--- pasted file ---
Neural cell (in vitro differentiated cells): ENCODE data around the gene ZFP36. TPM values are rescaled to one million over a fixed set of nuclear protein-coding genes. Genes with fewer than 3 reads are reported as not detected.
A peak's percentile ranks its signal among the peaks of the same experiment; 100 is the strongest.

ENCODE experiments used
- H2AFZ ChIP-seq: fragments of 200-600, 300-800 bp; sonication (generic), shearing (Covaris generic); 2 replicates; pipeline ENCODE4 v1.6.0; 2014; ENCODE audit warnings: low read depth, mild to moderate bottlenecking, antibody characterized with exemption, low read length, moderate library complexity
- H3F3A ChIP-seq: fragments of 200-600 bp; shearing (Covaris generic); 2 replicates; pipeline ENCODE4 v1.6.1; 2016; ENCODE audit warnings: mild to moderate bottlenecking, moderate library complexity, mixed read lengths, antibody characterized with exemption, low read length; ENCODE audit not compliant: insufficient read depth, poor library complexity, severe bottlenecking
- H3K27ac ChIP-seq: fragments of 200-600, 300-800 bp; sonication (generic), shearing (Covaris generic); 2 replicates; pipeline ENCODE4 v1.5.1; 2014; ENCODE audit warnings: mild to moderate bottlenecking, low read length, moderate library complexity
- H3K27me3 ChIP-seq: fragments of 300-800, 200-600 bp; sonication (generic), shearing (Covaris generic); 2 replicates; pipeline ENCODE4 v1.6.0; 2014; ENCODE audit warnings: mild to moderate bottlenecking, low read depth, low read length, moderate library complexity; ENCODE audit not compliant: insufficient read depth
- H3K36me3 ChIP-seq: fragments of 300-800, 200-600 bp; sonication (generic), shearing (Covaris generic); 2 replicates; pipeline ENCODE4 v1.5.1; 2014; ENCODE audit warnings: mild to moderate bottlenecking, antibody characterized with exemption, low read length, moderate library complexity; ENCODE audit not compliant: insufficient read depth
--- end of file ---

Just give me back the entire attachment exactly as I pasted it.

Neural cell (in vitro differentiated cells): ENCODE data around the gene ZFP36. TPM values are rescaled to one million over a fixed set of nuclear protein-coding genes. Genes with fewer than 3 reads are reported as not detected.
A peak's percentile ranks its signal among the peaks of the same experiment; 100 is the strongest.

ENCODE experiments used
- H2AFZ ChIP-seq: fragments of 200-600, 300-800 bp; sonication (generic), shearing (Covaris generic); 2 replicates; pipeline ENCODE4 v1.6.0; 2014; ENCODE audit warnings: low read depth, mild to moderate bottlenecking, antibody characterized with exemption, low read length, moderate library complexity
- H3F3A ChIP-seq: fragments of 200-600 bp; shearing (Covaris generic); 2 replicates; pipeline ENCODE4 v1.6.1; 2016; ENCODE audit warnings: mild to moderate bottlenecking, moderate library complexity, mixed read lengths, antibody characterized with exemption, low read length; ENCODE audit not compliant: insufficient read depth, poor library complexity, severe bottlenecking
- H3K27ac ChIP-seq: fragments of 200-600, 300-800 bp; sonication (generic), shearing (Covaris generic); 2 replicates; pipeline ENCODE4 v1.5.1; 2014; ENCODE audit warnings: mild to moderate bottlenecking, low read length, moderate library complexity
- H3K27me3 ChIP-seq: fragments of 300-800, 200-600 bp; sonication (generic), shearing (Covaris generic); 2 replicates; pipeline ENCODE4 v1.6.0; 2014; ENCODE audit warnings: mild to moderate bottlenecking, low read depth, low read length, moderate library complexity; ENCODE audit not compliant: insufficient read depth
- H3K36me3 ChIP-seq: fragments of 300-800, 200-600 bp; sonication (generic), shearing (Covaris generic); 2 replicates; pipeline ENCODE4 v1.5.1; 2014; ENCODE audit warnings: mild to moderate bottlenecking, antibody characterized with exemption, low read length, moderate library complexity; ENCODE audit not compliant: insufficient read depth